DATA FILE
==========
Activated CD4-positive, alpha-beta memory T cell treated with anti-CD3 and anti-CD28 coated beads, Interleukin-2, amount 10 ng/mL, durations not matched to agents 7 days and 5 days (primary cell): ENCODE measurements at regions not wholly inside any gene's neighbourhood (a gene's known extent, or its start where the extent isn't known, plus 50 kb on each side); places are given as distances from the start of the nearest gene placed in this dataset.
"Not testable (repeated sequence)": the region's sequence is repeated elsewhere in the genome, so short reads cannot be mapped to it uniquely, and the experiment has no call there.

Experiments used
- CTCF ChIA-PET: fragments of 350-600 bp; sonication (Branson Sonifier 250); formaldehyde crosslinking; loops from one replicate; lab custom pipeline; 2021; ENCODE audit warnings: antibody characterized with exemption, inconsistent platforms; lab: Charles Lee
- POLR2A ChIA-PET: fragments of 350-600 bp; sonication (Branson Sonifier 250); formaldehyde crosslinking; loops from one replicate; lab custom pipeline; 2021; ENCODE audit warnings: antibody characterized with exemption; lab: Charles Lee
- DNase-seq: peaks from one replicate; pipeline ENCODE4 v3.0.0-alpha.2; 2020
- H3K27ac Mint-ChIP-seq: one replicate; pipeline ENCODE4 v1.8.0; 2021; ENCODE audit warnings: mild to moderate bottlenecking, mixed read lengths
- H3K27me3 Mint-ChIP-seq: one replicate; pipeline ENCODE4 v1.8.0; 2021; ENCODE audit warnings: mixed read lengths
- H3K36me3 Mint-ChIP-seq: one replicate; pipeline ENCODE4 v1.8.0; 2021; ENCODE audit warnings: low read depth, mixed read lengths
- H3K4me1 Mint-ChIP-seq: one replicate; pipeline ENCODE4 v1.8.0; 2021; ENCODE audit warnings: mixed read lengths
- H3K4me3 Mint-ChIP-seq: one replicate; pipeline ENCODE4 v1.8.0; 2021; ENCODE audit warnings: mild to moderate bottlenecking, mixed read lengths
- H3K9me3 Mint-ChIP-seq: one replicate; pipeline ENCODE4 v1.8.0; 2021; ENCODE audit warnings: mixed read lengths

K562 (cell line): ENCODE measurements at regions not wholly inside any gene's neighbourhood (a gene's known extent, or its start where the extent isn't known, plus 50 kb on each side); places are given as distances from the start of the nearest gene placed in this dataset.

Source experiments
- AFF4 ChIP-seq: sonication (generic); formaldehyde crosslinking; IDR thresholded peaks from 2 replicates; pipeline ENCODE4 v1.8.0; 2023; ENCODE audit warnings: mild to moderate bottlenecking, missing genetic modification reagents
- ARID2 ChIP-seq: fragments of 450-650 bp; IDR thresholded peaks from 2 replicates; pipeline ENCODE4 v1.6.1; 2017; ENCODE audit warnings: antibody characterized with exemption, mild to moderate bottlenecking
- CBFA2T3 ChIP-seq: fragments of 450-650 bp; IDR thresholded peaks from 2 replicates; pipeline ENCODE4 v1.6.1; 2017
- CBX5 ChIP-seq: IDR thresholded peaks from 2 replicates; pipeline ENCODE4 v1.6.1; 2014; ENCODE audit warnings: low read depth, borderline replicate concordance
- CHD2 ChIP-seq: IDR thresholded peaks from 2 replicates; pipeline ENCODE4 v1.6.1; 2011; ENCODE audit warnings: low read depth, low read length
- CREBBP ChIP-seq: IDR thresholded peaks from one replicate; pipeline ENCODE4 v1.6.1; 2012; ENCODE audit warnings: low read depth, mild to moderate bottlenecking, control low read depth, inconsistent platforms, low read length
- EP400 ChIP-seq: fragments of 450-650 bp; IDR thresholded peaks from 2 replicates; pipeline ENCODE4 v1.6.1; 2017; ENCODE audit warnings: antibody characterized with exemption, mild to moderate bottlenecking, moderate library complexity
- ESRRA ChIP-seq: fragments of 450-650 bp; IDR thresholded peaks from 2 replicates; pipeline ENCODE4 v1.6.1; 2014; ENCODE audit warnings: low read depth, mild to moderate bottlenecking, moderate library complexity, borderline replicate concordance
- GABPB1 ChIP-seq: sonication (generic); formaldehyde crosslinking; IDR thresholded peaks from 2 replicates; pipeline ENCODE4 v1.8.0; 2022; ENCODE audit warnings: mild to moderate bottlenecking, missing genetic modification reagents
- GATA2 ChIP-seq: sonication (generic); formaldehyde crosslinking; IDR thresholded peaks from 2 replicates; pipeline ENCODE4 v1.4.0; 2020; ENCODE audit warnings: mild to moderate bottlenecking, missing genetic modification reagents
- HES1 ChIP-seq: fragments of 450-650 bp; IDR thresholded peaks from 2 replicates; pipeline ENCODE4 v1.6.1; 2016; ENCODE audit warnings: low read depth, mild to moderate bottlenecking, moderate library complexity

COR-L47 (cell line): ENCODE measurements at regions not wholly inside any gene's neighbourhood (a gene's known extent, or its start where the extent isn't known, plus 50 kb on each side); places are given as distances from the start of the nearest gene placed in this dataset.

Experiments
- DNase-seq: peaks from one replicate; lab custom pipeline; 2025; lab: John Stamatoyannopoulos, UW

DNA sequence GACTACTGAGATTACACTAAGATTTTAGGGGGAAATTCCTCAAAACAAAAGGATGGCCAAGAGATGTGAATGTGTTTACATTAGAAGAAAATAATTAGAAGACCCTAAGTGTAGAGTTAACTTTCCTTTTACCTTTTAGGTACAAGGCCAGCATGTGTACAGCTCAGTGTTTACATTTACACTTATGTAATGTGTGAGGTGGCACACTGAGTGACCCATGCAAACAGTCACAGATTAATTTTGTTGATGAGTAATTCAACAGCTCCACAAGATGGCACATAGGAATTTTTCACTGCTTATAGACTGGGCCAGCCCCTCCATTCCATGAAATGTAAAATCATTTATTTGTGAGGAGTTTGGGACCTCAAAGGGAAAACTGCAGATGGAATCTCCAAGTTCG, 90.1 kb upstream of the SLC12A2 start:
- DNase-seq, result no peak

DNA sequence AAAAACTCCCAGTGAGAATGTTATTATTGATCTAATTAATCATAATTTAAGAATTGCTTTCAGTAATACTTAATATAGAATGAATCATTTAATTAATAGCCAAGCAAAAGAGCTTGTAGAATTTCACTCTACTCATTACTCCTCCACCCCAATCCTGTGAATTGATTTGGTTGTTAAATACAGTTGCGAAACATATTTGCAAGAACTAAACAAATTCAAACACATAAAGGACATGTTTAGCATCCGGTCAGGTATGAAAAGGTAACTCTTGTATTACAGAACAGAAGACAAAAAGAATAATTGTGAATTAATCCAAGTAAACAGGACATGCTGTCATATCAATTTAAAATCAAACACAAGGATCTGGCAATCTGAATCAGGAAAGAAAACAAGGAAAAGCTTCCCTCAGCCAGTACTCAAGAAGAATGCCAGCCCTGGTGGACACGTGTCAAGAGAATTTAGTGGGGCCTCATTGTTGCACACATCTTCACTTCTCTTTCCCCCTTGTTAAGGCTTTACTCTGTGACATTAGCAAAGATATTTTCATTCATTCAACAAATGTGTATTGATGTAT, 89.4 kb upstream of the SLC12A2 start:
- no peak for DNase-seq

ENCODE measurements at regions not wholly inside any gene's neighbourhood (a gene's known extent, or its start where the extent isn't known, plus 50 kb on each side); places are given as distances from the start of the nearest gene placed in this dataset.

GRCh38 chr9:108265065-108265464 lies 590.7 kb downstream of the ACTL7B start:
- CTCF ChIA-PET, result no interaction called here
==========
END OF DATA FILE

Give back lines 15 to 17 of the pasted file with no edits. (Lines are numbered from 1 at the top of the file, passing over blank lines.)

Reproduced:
- AFF4 ChIP-seq: sonication (generic); formaldehyde crosslinking; IDR thresholded peaks from 2 replicates; pipeline ENCODE4 v1.8.0; 2023; ENCODE audit warnings: mild to moderate bottlenecking, missing genetic modification reagents
- ARID2 ChIP-seq: fragments of 450-650 bp; IDR thresholded peaks from 2 replicates; pipeline ENCODE4 v1.6.1; 2017; ENCODE audit warnings: antibody characterized with exemption, mild to moderate bottlenecking
- CBFA2T3 ChIP-seq: fragments of 450-650 bp; IDR thresholded peaks from 2 replicates; pipeline ENCODE4 v1.6.1; 2017